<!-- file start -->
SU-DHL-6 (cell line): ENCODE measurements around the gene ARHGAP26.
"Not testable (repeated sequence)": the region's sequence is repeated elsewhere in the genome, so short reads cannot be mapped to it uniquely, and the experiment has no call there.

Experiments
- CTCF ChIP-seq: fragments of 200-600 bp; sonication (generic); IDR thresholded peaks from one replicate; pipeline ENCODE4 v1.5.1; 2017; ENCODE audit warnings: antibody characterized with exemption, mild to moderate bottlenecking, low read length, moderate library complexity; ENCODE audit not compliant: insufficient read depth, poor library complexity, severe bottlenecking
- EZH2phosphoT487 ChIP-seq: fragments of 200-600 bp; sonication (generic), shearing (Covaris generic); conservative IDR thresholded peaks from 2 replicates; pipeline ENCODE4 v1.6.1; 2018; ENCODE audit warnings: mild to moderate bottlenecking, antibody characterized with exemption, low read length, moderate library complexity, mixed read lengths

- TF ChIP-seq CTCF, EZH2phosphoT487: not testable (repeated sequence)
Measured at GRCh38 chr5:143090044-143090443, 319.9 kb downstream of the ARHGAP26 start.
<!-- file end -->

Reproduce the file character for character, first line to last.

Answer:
SU-DHL-6 (cell line): ENCODE measurements around the gene ARHGAP26.
"Not testable (repeated sequence)": the region's sequence is repeated elsewhere in the genome, so short reads cannot be mapped to it uniquely, and the experiment has no call there.

Experiments
- CTCF ChIP-seq: fragments of 200-600 bp; sonication (generic); IDR thresholded peaks from one replicate; pipeline ENCODE4 v1.5.1; 2017; ENCODE audit warnings: antibody characterized with exemption, mild to moderate bottlenecking, low read length, moderate library complexity; ENCODE audit not compliant: insufficient read depth, poor library complexity, severe bottlenecking
- EZH2phosphoT487 ChIP-seq: fragments of 200-600 bp; sonication (generic), shearing (Covaris generic); conservative IDR thresholded peaks from 2 replicates; pipeline ENCODE4 v1.6.1; 2018; ENCODE audit warnings: mild to moderate bottlenecking, antibody characterized with exemption, low read length, moderate library complexity, mixed read lengths

- TF ChIP-seq CTCF, EZH2phosphoT487: not testable (repeated sequence)
Measured at GRCh38 chr5:143090044-143090443, 319.9 kb downstream of the ARHGAP26 start.